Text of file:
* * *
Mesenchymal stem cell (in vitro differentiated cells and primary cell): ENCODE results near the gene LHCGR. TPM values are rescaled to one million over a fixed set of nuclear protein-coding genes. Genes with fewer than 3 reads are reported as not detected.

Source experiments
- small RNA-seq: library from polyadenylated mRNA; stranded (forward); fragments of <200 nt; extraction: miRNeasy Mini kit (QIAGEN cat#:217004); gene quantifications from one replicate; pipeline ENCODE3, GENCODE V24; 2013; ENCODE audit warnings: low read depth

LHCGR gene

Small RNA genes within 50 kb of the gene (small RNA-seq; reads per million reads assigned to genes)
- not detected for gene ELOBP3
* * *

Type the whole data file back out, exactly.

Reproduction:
Mesenchymal stem cell (in vitro differentiated cells and primary cell): ENCODE results near the gene LHCGR. TPM values are rescaled to one million over a fixed set of nuclear protein-coding genes. Genes with fewer than 3 reads are reported as not detected.

Source experiments
- small RNA-seq: library from polyadenylated mRNA; stranded (forward); fragments of <200 nt; extraction: miRNeasy Mini kit (QIAGEN cat#:217004); gene quantifications from one replicate; pipeline ENCODE3, GENCODE V24; 2013; ENCODE audit warnings: low read depth

LHCGR gene

Small RNA genes within 50 kb of the gene (small RNA-seq; reads per million reads assigned to genes)
- not detected for gene ELOBP3